The opinion of the court was delivered by: Dora L. Irizarry, U.S. District Judge:
Pro se petitioner Kevin Williams ("Petitioner") seeks a stay of this habeas corpus proceeding so that he may exhaust certain ineffective assistance of appellate counsel claims in state court. Respondent objects. For the reasons set forth below, Petitioner's motion for stay is DENIED.
Petitioner was convicted in New York State Supreme Court, Queens County after a non-jury trial, of murder in the second degree, criminal possession of a weapon in the second degree and criminal possession of a weapon in the third degree, and was sentenced to 25 years to life in prison.*fn1 On appeal, the Appellate Division, Second Department ("Appellate Division") affirmed Petitioner's conviction on September 16, 2008. People v. Williams, 54 A.D.3d 886 (2d Dept. 2008). Leave to appeal to the New York State Court of Appeals was denied on December 17, 2008. People v. Williams, 11 N.Y.3d 901 (2008).Petitioner then brought a motion pursuant to New York Criminal Procedure Law § 440.10(1)(c), (d) and (h) to vacate the judgment of conviction, which was rejected on March 12, 2010 because the court found that Petitioner's claims could have been raised on direct appeal. (Docket No. 10, Exhibit 3 at 37-39). On July 14, 2010, the Appellate Division denied Petitioner leave to appeal that decision. (Docket No. 10, Exhibit 4 at 3).
Petitioner seeks a stay of this habeas corpus proceeding so that he may exhaust claims based on ineffective assistance of appellate counsel due to appellate counsel's alleged failure to raise the following issues on direct appeal: (1) Petitioner's waiver of his right to a jury trial was jurisdictionally defective; (2) Petitioner's waiver of his rights to a jury trial was not made knowingly, intelligently and voluntarily; (3) there was insufficient evidence to support the conviction; and (4) Petitioner was deprived of a Dunaway/Mapp hearing. (See Docket No. 15).
The court may stay a habeas petition and hold it in abeyance to allow the petitioner to exhaust his unexhausted claims in state court "only in limited circumstances" when: (1) "there was good cause for the petitioner's failure to exhaust his claims first in state court"; and
(2) petitioner's "unexhausted claims are [not] plainly meritless." Rhines v. Weber, 544 U.S. 269, 277 (2005). The court should also consider whether the petitioner engaged in intentionally dilatory litigation tactics. Id. at 278.
Petitioner requests that the court stay the habeas proceedings to allow him to exhaust four ineffective assistance of appellate counsel claims. (See Docket No. 15). Petitioner argues that there was good cause for his failure to exhaust his claims first in state court because he only recently received documents that serve as the basis for his ineffective assistance of appellate counsel claims. However, Petitioner fails to identify these documents other than to state that they are "additional documents Petitioner has recently received" that were "maintained by the Respondents." See id. Furthermore, while it is unclear to which documents Petitioner is actually referring, the only substantive documents filed by Respondent other than its papers in opposition to Petitioner's motion for stay and habeas petition are copies of documents from the state court records of the proceedings in this case.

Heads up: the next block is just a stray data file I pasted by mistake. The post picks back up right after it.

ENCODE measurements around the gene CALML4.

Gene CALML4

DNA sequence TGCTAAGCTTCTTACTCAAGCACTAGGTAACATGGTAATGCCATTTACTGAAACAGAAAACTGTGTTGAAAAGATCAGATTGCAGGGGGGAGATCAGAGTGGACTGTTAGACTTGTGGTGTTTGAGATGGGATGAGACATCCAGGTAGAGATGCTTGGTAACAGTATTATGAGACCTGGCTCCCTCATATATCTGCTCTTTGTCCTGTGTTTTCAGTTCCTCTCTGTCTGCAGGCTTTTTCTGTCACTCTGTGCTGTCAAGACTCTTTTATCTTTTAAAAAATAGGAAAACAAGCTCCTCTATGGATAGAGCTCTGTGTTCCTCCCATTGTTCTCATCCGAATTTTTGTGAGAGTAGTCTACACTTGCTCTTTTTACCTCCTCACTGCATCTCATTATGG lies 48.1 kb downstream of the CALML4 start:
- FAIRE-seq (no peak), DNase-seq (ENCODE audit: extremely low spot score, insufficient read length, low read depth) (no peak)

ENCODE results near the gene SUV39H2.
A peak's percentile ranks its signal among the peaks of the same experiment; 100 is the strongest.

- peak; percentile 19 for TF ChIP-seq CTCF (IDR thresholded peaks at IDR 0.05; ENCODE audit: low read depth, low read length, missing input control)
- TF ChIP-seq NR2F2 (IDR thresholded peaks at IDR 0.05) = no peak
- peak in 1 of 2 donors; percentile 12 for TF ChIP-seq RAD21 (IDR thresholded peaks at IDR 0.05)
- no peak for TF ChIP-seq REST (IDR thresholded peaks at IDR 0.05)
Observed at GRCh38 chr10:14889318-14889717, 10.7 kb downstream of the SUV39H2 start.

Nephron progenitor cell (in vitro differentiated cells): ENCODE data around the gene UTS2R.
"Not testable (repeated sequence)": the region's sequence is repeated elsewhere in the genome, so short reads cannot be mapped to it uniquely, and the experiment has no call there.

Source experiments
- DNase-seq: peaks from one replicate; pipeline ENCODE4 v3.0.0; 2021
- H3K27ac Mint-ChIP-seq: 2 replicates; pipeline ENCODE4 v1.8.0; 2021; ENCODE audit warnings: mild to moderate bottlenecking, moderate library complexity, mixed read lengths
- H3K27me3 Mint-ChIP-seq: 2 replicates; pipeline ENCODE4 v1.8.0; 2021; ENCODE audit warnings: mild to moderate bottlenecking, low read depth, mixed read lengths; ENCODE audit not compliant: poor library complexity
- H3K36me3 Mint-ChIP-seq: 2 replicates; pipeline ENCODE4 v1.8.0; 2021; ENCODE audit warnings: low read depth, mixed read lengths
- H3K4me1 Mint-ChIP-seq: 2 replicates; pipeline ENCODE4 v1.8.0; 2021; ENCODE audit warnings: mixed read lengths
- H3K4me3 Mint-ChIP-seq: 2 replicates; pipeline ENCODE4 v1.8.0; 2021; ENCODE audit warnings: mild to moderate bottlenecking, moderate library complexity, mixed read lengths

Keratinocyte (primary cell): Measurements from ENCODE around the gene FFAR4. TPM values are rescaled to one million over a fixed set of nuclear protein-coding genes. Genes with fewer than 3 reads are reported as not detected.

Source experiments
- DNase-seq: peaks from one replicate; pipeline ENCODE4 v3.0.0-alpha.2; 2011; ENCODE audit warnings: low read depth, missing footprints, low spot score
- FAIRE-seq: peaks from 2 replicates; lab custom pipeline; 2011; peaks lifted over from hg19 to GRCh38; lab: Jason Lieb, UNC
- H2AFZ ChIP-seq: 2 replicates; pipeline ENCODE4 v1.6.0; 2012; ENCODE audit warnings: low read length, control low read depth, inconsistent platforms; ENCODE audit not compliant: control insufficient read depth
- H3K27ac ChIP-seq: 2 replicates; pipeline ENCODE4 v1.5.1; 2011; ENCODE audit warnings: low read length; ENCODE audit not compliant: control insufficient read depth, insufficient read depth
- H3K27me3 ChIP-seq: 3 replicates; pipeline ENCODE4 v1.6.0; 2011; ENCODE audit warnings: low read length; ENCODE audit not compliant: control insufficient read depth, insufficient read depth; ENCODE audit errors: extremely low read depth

The alleged failure to receive certain unidentified documents that are in all likelihood documents that are part of the record of the state court proceedings in this case, does not constitute good cause sufficient to warrant a stay of these habeas proceedings to allow Petitioner to exhaust his claims in state court. Not only was Petitioner a party to the state court proceedings, but the state court documents filed by Respondent are part of the public record and, thus, were accessible to Petitioner prior to bringing this habeas petition. Therefore, as all of Petitioner's ineffective assistance claims are based on the appellate proceedings and records in this case, Petitioner has not demonstrated good cause for his failure to exhaust his claims in state court prior to bringing this habeas petition. This lack of good cause alone prevents the court from granting Petitioner's motion for stay. Accordingly, there is no need for the court to determine at this time the merits of Petitioner's unexhausted claims or whether Petitioner engaged in intentionally dilatory litigation tactics.*fn2 See Rhines, 544 U.S. at 277.
For the reasons discussed above, Petitioner's motion for stay is DENIED. SO ORDERED.
Dated: Brooklyn, New York February 8, 2011
DORA L. IRIZARRY United States ...